To be honest though my music’s a product of everything I’ve ever taken inspiration from within the darker realms of music and art. It’s a beautiful space to operate in; that doom riddled, fearful escape of fucked up paranoia. All dystopian gruesomeness sparks my fuses. David Lynch. Darren Aronofski. Stephen King. Wes Craven. Phillip K Dick. Cormac McCarthy. Mogwai. Explosions In The Sky. Godspeed You Black Emporer. Slayer… They’ll get you from A to B on a bike quicker than anything man. They get me going which says something I think. I dunno what it says but it’s definitely something, that’s as good as music gets.”

When this darkness and penchant for storytelling manifested itself over the tense, brooding instrumentals of Lamplighter (left), the sole beat-maker behind Better Luck Next Life, the atmosphere of both lyricist and producer seemed to be completely one, so much so that the sheer quality and originality of their combined sound came as somewhat of a shock to sleepy Hip Hop heads. Instantly animated as I mention his main collaborators name, he’s quick to praise the Glaswegian producer for his role but reveals that behind closed doors their combined creative process wasn’t always so fruitful.

“I met him on Myspace way back in the day and he was in this weird crew called Dioptre with another producer called Sci Fi Stu, they were making this crazy fucked up music which I liked. We did a few songs way back then that have never seen the light of day and remained vaguely in touch just on an internet thing. So when I decided I was gonna write a solo record I wanted to find someone to put what I had in my head to music. I haven’t got the time to make music because I’m too busy thinking about word patterns, so who out there who I’ve been in contact with over the years can articulate what I’m thinking, musically?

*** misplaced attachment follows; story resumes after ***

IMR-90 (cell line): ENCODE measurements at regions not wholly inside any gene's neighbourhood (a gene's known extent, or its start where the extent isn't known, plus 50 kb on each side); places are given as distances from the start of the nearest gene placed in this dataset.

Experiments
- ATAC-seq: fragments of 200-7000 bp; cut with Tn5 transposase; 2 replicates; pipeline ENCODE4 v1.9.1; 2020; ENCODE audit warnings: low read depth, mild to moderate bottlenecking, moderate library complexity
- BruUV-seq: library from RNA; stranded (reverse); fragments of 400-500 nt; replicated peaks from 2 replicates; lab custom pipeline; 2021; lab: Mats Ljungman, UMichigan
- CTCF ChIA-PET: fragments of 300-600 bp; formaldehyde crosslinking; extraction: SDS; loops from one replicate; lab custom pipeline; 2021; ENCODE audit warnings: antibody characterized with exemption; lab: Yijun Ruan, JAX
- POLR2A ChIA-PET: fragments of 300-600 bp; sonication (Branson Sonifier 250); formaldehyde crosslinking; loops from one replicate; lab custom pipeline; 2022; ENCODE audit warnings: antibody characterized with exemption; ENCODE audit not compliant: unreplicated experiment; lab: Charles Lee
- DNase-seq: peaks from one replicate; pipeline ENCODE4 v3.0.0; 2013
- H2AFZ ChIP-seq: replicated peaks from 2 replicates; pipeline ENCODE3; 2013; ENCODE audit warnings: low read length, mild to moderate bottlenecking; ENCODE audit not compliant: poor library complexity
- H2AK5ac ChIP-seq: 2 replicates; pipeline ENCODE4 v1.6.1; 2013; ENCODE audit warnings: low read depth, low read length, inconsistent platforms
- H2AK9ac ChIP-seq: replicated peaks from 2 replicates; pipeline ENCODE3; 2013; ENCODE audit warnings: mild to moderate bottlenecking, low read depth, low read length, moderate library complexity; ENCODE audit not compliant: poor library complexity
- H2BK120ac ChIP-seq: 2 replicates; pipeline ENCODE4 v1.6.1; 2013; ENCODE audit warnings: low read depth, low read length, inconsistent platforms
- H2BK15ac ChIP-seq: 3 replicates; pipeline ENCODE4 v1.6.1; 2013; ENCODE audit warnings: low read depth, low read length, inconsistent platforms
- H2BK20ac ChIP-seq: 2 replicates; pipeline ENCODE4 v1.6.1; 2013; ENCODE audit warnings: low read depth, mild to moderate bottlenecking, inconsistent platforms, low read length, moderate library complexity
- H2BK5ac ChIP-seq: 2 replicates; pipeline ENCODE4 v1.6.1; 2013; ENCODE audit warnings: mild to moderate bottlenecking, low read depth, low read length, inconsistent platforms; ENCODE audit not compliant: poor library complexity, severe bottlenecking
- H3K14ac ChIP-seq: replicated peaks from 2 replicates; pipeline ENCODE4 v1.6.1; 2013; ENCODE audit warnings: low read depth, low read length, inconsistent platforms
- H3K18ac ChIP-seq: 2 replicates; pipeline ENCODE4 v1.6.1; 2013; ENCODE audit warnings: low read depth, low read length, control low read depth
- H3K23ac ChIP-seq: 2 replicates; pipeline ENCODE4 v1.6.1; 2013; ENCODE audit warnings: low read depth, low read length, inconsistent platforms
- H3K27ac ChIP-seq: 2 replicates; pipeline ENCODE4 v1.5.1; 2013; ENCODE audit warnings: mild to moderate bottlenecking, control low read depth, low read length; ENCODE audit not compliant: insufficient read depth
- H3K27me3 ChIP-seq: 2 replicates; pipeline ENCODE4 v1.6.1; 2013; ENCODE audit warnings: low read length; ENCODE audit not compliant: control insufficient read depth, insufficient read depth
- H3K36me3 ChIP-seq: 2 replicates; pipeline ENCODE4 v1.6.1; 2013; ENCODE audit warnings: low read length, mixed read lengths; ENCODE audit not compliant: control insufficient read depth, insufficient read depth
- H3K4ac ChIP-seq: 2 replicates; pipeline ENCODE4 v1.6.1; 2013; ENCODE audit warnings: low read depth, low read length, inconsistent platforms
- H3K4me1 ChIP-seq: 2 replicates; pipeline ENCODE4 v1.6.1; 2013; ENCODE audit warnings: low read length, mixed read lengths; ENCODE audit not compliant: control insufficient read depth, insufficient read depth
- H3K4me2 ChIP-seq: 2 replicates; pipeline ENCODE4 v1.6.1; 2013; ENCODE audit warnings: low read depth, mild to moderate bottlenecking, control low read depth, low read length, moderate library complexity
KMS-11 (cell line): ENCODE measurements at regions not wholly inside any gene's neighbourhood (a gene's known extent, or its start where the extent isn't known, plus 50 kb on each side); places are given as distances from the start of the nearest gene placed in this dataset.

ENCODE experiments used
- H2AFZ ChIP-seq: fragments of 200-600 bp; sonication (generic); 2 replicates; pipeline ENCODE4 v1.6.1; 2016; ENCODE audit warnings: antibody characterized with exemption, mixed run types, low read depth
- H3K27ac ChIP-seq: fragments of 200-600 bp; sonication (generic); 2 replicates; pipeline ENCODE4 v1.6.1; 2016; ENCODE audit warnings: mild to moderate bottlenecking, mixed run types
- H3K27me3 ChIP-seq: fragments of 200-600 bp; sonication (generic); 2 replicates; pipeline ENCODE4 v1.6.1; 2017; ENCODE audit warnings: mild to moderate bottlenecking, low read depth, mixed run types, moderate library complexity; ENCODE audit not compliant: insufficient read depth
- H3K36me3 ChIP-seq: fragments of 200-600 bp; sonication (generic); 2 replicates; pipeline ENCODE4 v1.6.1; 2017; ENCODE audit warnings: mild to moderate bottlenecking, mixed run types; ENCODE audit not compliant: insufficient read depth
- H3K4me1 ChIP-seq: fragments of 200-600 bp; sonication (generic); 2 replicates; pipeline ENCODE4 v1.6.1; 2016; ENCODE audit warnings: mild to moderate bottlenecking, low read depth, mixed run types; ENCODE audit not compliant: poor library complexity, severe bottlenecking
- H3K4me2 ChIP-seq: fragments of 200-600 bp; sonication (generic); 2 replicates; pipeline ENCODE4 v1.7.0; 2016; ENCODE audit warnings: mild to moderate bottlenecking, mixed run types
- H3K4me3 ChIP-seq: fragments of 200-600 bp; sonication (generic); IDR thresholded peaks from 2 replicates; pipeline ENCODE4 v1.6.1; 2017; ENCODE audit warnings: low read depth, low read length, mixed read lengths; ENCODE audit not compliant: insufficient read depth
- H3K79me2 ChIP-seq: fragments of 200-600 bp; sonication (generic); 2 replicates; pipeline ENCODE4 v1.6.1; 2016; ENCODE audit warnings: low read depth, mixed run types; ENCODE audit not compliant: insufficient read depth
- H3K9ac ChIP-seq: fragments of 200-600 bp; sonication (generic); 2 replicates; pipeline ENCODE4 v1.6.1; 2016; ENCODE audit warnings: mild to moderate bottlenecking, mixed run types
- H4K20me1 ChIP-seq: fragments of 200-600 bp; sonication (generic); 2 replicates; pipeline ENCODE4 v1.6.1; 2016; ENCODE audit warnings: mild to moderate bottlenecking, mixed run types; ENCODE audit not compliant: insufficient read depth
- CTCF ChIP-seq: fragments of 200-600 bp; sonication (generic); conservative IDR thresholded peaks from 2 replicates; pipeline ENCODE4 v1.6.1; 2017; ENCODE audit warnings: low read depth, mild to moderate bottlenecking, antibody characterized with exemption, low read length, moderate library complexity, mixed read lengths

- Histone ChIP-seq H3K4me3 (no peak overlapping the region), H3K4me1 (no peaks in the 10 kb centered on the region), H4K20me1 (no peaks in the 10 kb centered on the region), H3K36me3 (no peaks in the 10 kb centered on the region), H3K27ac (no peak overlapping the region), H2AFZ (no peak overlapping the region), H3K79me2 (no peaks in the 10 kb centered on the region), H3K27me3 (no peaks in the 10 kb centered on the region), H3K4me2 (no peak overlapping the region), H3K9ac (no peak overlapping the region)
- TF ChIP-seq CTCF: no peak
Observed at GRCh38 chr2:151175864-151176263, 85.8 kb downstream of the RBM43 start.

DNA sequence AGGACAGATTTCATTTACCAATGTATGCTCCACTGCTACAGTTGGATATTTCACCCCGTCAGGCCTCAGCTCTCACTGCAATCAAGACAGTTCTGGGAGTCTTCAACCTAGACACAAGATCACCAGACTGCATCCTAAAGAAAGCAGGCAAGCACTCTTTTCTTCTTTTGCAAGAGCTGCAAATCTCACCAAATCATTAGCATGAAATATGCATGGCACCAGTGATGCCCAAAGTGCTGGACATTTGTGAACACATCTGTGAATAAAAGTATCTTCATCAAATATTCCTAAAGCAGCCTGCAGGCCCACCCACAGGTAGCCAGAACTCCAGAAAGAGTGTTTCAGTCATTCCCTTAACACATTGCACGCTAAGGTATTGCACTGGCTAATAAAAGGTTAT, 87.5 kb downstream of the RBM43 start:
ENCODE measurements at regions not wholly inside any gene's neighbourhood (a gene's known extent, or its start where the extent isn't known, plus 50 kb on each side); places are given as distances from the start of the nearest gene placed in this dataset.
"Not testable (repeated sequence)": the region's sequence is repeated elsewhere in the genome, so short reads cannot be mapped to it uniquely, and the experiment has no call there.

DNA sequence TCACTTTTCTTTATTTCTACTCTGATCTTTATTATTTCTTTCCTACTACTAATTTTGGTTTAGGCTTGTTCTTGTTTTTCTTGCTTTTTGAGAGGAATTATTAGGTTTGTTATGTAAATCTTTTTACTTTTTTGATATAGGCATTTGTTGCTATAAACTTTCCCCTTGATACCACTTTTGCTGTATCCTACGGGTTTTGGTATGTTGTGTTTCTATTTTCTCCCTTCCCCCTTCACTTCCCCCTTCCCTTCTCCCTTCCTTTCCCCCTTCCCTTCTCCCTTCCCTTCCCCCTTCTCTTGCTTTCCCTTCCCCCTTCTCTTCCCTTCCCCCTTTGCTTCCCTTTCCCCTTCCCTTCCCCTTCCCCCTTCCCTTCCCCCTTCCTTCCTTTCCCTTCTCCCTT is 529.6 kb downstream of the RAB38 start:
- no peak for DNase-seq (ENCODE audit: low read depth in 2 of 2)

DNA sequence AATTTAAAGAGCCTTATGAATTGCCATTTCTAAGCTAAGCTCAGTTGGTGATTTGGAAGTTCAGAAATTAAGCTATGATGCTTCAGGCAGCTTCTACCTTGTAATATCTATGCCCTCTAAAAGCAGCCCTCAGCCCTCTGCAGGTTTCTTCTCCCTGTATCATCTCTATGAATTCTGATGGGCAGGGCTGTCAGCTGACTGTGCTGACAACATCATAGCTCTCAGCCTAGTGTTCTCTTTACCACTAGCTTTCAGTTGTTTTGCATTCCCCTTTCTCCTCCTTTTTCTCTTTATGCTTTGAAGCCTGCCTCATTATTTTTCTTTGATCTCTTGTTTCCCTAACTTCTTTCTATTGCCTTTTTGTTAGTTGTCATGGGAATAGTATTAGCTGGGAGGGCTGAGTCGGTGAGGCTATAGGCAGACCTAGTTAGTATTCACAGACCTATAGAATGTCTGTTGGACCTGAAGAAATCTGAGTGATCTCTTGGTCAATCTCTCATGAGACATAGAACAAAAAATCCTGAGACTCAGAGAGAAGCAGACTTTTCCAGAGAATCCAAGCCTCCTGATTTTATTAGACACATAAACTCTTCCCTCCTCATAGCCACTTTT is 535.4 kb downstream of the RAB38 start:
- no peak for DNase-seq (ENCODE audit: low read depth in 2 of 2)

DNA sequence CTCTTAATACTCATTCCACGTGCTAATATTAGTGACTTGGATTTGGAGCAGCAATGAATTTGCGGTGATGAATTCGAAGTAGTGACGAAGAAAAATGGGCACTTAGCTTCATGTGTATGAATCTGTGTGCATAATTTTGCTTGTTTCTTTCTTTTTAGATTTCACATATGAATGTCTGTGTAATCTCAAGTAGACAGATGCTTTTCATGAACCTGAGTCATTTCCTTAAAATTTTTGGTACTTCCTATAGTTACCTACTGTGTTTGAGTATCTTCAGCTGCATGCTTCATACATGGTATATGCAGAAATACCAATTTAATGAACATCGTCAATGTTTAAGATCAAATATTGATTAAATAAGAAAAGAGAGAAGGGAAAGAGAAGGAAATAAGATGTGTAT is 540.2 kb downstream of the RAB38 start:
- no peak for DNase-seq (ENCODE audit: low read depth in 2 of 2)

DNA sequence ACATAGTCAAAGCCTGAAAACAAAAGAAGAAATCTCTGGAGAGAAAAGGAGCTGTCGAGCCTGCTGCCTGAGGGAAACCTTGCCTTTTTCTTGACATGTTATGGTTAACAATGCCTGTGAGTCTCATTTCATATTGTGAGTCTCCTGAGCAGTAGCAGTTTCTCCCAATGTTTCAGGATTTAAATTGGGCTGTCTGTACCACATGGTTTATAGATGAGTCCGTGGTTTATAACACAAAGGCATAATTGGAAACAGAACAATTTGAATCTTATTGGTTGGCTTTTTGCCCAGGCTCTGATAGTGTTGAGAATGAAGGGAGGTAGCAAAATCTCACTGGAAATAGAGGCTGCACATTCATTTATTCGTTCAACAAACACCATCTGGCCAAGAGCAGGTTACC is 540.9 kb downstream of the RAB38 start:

I hollered at him in 2009 or so asking if he wanted to be involved and he was into it but he was shit at the start. He’d send me fuck all beats and I thought he wasn’t on it so I sent him an email asking what was going on. He apologised, saying he’d been long, and started going in, sending me the beats that would end up being Please Say Something, Spastic Max, Rosegarden, Wastewater etc. I thought, “fuck, the prophecy’s come true, he is that guy I’m looking for”. We went through so much putting that album together though man. Dealing with someone via the internet is tricky so we ended up visiting each other a couple of times.”

Having also had a part in the recently released Theremin EP, and once again taking the sole production credits on another forthcoming solo album, it seems the tight nature of their collaborative process is something set to continue. So it’s just as well that Scissortongue thinks of them as somewhat kindred spirits, stating his influence not only on his outlook on life but also his lyricism and subject matter directly.

“All of Lamplighter’s music making is driven by emotion. He’ll say, “this articulates the emotion I was going for when I was in the process of writing a song”, and it always does. He sends me instrumentals and they’re often mind blowingly brilliant, but he’s not the kind of guy to send me a big batch of beats, I’ll be lucky if I get two. He puts so much into each thing, it’s the best way to do it. Put your heart into one. If I don’t like it then someone else will.